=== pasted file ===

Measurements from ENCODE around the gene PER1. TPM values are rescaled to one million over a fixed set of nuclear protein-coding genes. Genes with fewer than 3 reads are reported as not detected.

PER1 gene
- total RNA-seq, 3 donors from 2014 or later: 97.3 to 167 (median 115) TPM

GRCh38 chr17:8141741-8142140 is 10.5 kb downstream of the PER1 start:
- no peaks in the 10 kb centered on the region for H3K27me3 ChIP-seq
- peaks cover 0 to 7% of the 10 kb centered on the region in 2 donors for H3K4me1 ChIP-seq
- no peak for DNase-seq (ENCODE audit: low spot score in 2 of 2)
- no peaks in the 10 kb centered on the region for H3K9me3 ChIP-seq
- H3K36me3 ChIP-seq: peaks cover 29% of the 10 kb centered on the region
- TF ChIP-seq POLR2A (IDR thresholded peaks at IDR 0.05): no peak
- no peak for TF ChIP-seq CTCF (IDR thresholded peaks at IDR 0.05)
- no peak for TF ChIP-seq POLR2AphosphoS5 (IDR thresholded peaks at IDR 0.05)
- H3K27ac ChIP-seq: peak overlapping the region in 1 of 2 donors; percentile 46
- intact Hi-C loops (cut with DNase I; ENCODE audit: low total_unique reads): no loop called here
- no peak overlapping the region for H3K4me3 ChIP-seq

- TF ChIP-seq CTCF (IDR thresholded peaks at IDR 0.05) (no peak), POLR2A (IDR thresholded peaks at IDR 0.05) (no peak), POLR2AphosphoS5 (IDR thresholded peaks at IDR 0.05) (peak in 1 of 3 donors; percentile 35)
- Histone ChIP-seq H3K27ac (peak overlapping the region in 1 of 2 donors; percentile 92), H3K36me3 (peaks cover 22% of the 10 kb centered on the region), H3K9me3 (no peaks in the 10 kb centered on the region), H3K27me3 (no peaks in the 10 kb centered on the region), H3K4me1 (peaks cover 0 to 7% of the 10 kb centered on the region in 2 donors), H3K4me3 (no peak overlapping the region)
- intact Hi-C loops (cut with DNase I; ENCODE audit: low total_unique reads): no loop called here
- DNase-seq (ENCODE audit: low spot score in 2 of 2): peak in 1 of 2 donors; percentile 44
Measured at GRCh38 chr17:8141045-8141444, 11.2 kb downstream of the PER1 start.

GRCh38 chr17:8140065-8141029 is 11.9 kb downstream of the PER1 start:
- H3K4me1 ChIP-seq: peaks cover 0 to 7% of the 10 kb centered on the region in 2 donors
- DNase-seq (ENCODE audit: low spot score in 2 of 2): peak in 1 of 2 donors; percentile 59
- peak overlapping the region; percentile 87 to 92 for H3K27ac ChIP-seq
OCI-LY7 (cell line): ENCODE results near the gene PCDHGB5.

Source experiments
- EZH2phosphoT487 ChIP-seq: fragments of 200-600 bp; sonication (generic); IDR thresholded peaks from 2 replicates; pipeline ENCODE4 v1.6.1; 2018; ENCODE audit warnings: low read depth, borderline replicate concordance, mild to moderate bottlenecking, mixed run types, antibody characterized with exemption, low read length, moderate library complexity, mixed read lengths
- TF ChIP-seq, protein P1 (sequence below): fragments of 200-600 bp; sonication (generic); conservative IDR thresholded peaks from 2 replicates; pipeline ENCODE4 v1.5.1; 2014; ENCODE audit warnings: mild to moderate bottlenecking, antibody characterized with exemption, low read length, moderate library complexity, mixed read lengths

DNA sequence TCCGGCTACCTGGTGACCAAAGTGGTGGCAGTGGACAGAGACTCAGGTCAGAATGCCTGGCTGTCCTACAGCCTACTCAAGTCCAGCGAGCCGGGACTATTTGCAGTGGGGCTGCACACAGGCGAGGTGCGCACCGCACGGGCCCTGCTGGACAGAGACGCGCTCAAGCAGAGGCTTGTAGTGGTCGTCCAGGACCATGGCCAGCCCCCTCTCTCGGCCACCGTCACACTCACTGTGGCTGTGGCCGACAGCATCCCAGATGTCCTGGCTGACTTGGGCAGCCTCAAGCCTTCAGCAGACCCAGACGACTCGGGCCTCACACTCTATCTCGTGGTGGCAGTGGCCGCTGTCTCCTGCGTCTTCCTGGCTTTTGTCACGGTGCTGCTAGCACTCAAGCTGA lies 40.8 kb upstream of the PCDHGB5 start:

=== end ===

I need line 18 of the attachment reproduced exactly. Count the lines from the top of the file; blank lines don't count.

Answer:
- intact Hi-C loops (cut with DNase I; ENCODE audit: low total_unique reads): no loop called here